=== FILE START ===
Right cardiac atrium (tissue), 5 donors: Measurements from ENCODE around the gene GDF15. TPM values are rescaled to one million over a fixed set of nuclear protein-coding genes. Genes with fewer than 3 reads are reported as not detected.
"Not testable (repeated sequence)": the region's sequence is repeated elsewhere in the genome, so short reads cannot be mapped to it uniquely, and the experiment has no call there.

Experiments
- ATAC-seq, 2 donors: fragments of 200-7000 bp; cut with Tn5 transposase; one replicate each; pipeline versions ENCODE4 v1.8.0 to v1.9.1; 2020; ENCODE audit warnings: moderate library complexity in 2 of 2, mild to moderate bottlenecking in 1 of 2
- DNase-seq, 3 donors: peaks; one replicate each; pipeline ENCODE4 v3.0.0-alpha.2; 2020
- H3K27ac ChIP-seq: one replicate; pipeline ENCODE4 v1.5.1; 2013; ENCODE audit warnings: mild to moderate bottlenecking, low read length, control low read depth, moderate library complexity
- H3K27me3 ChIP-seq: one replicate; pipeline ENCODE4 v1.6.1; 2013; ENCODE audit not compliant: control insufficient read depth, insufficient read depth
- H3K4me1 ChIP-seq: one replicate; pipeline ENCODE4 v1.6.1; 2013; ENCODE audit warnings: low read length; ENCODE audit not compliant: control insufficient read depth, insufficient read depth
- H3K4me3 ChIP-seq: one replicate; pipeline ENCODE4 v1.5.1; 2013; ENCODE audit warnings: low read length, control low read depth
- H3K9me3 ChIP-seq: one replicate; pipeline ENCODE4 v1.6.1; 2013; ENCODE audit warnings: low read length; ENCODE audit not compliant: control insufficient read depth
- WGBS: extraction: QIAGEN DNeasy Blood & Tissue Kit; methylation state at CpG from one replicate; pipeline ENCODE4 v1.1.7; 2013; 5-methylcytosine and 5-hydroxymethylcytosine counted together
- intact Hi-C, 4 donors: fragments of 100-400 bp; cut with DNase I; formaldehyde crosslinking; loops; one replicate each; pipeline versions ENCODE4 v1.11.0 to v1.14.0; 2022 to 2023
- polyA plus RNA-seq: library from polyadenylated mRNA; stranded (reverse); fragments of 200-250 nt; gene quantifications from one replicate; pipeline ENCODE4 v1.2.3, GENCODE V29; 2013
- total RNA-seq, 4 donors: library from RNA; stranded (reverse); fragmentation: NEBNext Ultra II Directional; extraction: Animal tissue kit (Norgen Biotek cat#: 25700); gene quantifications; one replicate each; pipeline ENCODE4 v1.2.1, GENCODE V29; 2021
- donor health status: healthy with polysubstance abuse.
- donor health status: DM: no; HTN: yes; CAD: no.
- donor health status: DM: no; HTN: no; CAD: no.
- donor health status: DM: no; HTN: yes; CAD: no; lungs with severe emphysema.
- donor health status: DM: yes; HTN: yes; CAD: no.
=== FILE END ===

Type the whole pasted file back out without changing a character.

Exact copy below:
Right cardiac atrium (tissue), 5 donors: Measurements from ENCODE around the gene GDF15. TPM values are rescaled to one million over a fixed set of nuclear protein-coding genes. Genes with fewer than 3 reads are reported as not detected.
"Not testable (repeated sequence)": the region's sequence is repeated elsewhere in the genome, so short reads cannot be mapped to it uniquely, and the experiment has no call there.

Experiments
- ATAC-seq, 2 donors: fragments of 200-7000 bp; cut with Tn5 transposase; one replicate each; pipeline versions ENCODE4 v1.8.0 to v1.9.1; 2020; ENCODE audit warnings: moderate library complexity in 2 of 2, mild to moderate bottlenecking in 1 of 2
- DNase-seq, 3 donors: peaks; one replicate each; pipeline ENCODE4 v3.0.0-alpha.2; 2020
- H3K27ac ChIP-seq: one replicate; pipeline ENCODE4 v1.5.1; 2013; ENCODE audit warnings: mild to moderate bottlenecking, low read length, control low read depth, moderate library complexity
- H3K27me3 ChIP-seq: one replicate; pipeline ENCODE4 v1.6.1; 2013; ENCODE audit not compliant: control insufficient read depth, insufficient read depth
- H3K4me1 ChIP-seq: one replicate; pipeline ENCODE4 v1.6.1; 2013; ENCODE audit warnings: low read length; ENCODE audit not compliant: control insufficient read depth, insufficient read depth
- H3K4me3 ChIP-seq: one replicate; pipeline ENCODE4 v1.5.1; 2013; ENCODE audit warnings: low read length, control low read depth
- H3K9me3 ChIP-seq: one replicate; pipeline ENCODE4 v1.6.1; 2013; ENCODE audit warnings: low read length; ENCODE audit not compliant: control insufficient read depth
- WGBS: extraction: QIAGEN DNeasy Blood & Tissue Kit; methylation state at CpG from one replicate; pipeline ENCODE4 v1.1.7; 2013; 5-methylcytosine and 5-hydroxymethylcytosine counted together
- intact Hi-C, 4 donors: fragments of 100-400 bp; cut with DNase I; formaldehyde crosslinking; loops; one replicate each; pipeline versions ENCODE4 v1.11.0 to v1.14.0; 2022 to 2023
- polyA plus RNA-seq: library from polyadenylated mRNA; stranded (reverse); fragments of 200-250 nt; gene quantifications from one replicate; pipeline ENCODE4 v1.2.3, GENCODE V29; 2013
- total RNA-seq, 4 donors: library from RNA; stranded (reverse); fragmentation: NEBNext Ultra II Directional; extraction: Animal tissue kit (Norgen Biotek cat#: 25700); gene quantifications; one replicate each; pipeline ENCODE4 v1.2.1, GENCODE V29; 2021
- donor health status: healthy with polysubstance abuse.
- donor health status: DM: no; HTN: yes; CAD: no.
- donor health status: DM: no; HTN: no; CAD: no.
- donor health status: DM: no; HTN: yes; CAD: no; lungs with severe emphysema.
- donor health status: DM: yes; HTN: yes; CAD: no.